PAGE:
However, the context in which the awards were given to Srdjan Aleksić is not irrelevant. In Serbia, the start of the 2000s was marked by the trial of Slobodan Milošević in The Hague, in 2005, TV B92 broadcast a video of Bosniaks being killed in Srebrenica, and a case was pending before the International Court of Justice in The Hague against the then state union of Serbia-Montenegro for genocide, filed by BiH. All this reduced the chances of denying any responsibility of Serbia for the wars of the 1990s, which for years was the prevailing narrative in the Serbian public.
That is why the emphasis of Aleksić’s heroism was a kind of compensation, i.e. it used to serve to some, and it still serves to implicitly deny the crimes, exactly as he himself was against.
The story of Aleksić is often published without mentioning that at the time when he defended Glavović, the persecution of the Bosniak population from Trebinje was ongoing and that 4,000 of them left this city, according to the Humanitarian Law Center data.
These circumstances do not call into question the heroism of Srdjan Aleksić, but it helps to better understand why and what those who give him credit are not saying, but still have sympathy for those responsible for the war devastation, and therefore for Aleksić’s death.
The candidate in the upcoming presidential elections in Serbia, Zdravko Ponoš, recently showed this tendency. When it comes to the past, and in order to build communion in BiH, the focus should not be on war crimes, but on beautiful stories, such as the one about Srdjan Aleksić – a Serb who saved a Bosniak, said Ponoš, while in the same television show he spoke about Ratko Mladić primarily as of “a good officer” and “a tragic personality”, and not as someone who was proven guilty of the genocide in Srebrenica.
The fact that Aleksić was beaten in the middle of the day near the police station in the centre of Trebinje imposes another unpleasant topic, those of the observers who did nothing to help first Glavović, and then Aleksić.
This may raise the question of individual or collective history of inaction, present in both wartime and peacetime. Although the conclusion that the perpetrator is anyone who does not react to evil is very superficial, the appearance of saviours can illuminate the shortcomings of self-justification of observers, who do not help someone who is in trouble in the street, do not respond to violence, war, or obvious injustice in their immediate environment.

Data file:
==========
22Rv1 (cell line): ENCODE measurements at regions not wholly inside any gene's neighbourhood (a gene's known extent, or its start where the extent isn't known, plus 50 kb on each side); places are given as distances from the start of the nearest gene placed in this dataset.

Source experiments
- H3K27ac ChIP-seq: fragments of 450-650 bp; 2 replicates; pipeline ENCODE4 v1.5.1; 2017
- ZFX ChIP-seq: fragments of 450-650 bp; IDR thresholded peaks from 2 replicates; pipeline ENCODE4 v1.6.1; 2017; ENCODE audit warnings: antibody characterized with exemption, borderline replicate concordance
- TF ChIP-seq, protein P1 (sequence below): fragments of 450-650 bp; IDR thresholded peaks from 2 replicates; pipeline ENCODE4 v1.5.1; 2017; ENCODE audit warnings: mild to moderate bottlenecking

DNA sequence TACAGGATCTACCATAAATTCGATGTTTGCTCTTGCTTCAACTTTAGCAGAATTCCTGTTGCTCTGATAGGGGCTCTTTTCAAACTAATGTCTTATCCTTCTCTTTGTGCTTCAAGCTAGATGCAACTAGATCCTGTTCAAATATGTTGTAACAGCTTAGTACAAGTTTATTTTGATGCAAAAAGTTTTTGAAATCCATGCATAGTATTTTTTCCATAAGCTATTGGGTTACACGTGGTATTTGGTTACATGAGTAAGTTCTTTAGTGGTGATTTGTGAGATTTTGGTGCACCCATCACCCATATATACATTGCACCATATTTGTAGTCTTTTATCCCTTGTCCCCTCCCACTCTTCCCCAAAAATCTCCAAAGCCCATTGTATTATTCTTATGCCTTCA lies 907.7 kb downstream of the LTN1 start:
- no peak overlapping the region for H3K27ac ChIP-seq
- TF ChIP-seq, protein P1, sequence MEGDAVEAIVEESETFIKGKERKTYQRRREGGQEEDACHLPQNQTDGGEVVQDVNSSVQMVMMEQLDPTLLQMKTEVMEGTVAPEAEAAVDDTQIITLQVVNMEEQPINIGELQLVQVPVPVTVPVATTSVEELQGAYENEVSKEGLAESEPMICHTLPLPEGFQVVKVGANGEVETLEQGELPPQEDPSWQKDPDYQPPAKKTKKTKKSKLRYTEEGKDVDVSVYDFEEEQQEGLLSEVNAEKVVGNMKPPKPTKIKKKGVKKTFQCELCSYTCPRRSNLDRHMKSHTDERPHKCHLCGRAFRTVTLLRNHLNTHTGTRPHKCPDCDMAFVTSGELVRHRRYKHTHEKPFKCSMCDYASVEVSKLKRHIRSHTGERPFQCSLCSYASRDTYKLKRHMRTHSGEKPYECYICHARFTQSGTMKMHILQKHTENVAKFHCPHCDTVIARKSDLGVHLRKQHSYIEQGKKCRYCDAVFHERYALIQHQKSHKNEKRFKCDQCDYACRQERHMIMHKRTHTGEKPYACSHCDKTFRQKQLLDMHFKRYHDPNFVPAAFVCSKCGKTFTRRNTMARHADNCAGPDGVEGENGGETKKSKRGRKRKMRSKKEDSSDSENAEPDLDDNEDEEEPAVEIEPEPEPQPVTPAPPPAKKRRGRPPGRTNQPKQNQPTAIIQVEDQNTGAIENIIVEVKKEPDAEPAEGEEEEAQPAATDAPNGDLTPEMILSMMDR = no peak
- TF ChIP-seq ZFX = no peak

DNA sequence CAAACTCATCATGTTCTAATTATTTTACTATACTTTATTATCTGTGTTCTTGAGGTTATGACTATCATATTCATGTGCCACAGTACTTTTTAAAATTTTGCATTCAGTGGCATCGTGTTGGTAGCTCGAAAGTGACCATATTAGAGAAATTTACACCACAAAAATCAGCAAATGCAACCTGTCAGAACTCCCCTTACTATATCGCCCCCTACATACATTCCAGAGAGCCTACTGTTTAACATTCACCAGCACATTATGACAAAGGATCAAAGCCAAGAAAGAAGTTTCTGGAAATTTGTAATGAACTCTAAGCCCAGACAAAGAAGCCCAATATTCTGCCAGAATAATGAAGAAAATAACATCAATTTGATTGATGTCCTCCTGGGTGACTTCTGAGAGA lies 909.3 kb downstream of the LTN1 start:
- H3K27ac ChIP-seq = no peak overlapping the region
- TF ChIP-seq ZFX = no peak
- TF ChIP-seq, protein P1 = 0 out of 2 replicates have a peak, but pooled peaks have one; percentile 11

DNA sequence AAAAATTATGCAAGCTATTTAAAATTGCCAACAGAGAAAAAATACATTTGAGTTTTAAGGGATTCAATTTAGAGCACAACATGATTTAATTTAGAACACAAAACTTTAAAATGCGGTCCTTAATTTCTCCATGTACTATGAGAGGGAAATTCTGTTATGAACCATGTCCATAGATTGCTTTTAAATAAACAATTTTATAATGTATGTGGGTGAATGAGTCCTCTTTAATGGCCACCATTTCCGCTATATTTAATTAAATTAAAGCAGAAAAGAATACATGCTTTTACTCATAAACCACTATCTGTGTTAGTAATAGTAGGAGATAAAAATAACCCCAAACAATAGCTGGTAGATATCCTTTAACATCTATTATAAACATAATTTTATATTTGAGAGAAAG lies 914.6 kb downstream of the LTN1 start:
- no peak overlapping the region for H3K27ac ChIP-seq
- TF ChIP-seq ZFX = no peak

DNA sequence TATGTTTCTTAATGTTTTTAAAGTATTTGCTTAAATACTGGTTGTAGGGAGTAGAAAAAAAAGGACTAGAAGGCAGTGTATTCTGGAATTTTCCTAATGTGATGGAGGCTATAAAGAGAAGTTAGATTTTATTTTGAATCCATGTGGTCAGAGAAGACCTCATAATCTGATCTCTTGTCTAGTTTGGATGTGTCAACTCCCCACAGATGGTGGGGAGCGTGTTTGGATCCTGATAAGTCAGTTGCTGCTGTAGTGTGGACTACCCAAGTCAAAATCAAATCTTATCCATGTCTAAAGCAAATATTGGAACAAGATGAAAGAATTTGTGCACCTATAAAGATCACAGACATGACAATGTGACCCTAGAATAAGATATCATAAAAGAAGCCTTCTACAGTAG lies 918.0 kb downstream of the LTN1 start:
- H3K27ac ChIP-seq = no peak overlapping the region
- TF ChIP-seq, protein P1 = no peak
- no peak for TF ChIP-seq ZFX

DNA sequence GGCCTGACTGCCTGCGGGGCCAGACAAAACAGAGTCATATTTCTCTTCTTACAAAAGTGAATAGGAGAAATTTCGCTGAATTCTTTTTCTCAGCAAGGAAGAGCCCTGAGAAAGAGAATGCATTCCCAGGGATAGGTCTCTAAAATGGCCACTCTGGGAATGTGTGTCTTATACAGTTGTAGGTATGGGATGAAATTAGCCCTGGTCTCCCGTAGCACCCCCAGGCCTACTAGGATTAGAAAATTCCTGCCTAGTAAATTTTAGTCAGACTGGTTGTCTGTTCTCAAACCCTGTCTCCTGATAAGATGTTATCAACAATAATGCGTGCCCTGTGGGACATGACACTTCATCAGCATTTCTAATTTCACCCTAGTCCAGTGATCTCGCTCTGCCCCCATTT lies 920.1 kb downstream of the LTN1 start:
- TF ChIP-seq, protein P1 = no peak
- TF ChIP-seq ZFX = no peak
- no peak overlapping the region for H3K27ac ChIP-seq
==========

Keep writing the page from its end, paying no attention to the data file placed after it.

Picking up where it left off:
A character in Srdan Golubović’s feature film “Circles”, faces such nuisance while watching Srdan Aleksić is beaten to death, or those who passed by photographer René Robert, who fell in a street in central Paris this winter and then died of hypothermia, after being ignored for nine hours.
It is possible that similar disturbance will be felt by those who seek to prove the justification of Russia’s aggression against Ukraine or those taking a neutral stance in connection with the war in that country, in which, according to UN data, 474 civilians were killed in eleven days. “The right of the state to remain neutral and not to interfere, even to not notice what is happening, is politically analogous to the right of an individual to be an ostrich,” wrote sociologist Stanley Cohen in his book[i] “The State of Denial”, one part of which is devoted to the “devastating effect of observation”.
Because of all that, the story of the saviours can bring benefits as much as harm to those who do not give up denying something obvious, whether it is a past state of war, or they themselves, and confront them with what they tried to hide by calling on the heroes.
[i]Stanley Cohen, The State of Denial, Belgrade, Samizdat B92, 2003, p. 240